North Guard Fall Protection
North Guard
8520 73 Avenue
Edmonton, AB T6C DE4

Frequently Asked Questions

Fall Protection FAQ’s
Q: What standards apply?
A: Fall protection is addressed in specific standards for the construction industry. Depending on the industry and location, these regulations are Federally or Provincially regulated.(Please see the Links Page)Federal Registers (rules, proposed rules, and notices) preambles to final rules (background to final rules), directives (instructions for compliance officers), standard interpretations (official letters of interpretation of the standards), example cases, and national consensus standards related to fall protection.  Provincial and Territory Legislation  vary from region to region and may differ in their requirements greatly.  North Guard Fall Protection Inc. as a primary discipline, designs to the CSA Standard Z259.16-04 Design of Active Fall Protection Systems.

Q: What are the fall hazards and possible solutions associated with construction?
A: Occupational fatalities caused by falls remain a serious public health problem. Federal and Provincial Occupational statistics lists falls as one of the leading causes of traumatic occupational death, accounting for a large percentage of all occupational fatalities from trauma. Before you can begin a fall protection program, you must identify the potential fall hazards in your workplace. Any time a worker is at risk of injury working at heights, or if there is an usual risk of injury regardless of height, the worker is at risk and needs to be protected.  Although falls from any heights can be damaging, it is mostly the excessive heights falls which garner the attention. The following references aid in recognizing and evaluating hazards and possible solutions in the workplace.  Always have a healthy respect for heights regardless of how small they seem!!!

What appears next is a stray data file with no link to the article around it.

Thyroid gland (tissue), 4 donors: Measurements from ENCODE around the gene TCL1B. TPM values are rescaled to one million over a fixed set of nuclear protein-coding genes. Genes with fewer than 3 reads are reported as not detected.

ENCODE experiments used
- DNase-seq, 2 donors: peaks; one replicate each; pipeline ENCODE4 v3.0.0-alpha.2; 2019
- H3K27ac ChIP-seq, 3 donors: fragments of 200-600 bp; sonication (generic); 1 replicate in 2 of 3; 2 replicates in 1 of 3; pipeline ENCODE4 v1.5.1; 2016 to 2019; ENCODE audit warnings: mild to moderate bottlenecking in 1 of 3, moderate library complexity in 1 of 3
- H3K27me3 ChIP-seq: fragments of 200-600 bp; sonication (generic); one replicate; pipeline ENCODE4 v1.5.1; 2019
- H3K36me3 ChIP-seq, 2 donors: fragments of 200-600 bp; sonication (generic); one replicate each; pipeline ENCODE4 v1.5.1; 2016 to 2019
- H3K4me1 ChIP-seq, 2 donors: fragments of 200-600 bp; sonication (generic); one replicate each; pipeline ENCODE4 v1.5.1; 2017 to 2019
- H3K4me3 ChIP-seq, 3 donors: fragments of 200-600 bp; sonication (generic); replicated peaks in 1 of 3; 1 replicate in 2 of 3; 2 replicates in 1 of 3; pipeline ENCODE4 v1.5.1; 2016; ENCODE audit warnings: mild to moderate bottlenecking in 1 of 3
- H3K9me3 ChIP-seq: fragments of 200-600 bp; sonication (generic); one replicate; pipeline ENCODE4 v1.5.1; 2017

Q: What’s the fall distance?
A:Safety harness information for each brand and fall distance charts available.  Distance is a cumulative  formula of Anchor Height, Distance from Anchor to unguarded edge, connector type, equipment specifications and worker height.  It is critically important when calculating fall distances to know your equipment specifications and limitations!!

Q: What is the trigger height for fall protection?
A: Although this number varies from jurisdiction to jurisdiction, it needs to be stressed that ANY fall has the potential to cause injury or death.  The standard trigger height for fall protection in Alberta is 10 feet above a lower surface for construction applications. Typically the Oil Sands have set their height requirement for 6 feet.   General industry requires fall protection at 4 feet above a lower surface.  Always check with the jurisdictional requirements!

Q: What is fall protection?
A: Typically Fall Protection is a system that is designed to protect personnel from the risk of falls when working at elevated heights or when there is an usual risk of injury   These systems are generally categorized as Travel Restraint (Guard Rails, Fencing etc) and Fall Arrest (Lifelines, Rigid Rail Systems etc.).  Each system type is specific to limitations specified on the engineered drawings.  Never use a system that does not have these specifications in a Sealed Engineered Drawing!!  Understand the limitations before working!!

Q: Who is responsible to provide fall protection?
A: All workers have an obligation to use fall protection when required.  Company Fall Protection Guidelines are mandated by the governing bodies to provide training, and to ensure measures and policies are in place to ensure workers have a safe work environment   As the eyes and ears of the company, Managers and Supervisors have primary responsibility for providing safe working conditions to include Fall Protection.  North Guard Fall Protection’s Courses are one method of training. Additional ‘hands-on’ training on the specific equipment and procedures to be used may be required. The onus is on the employer to ensure that his or her staff is adequately trained. The responsibility to ensure workers are trained and the manner in which training is conducted rests with the employer.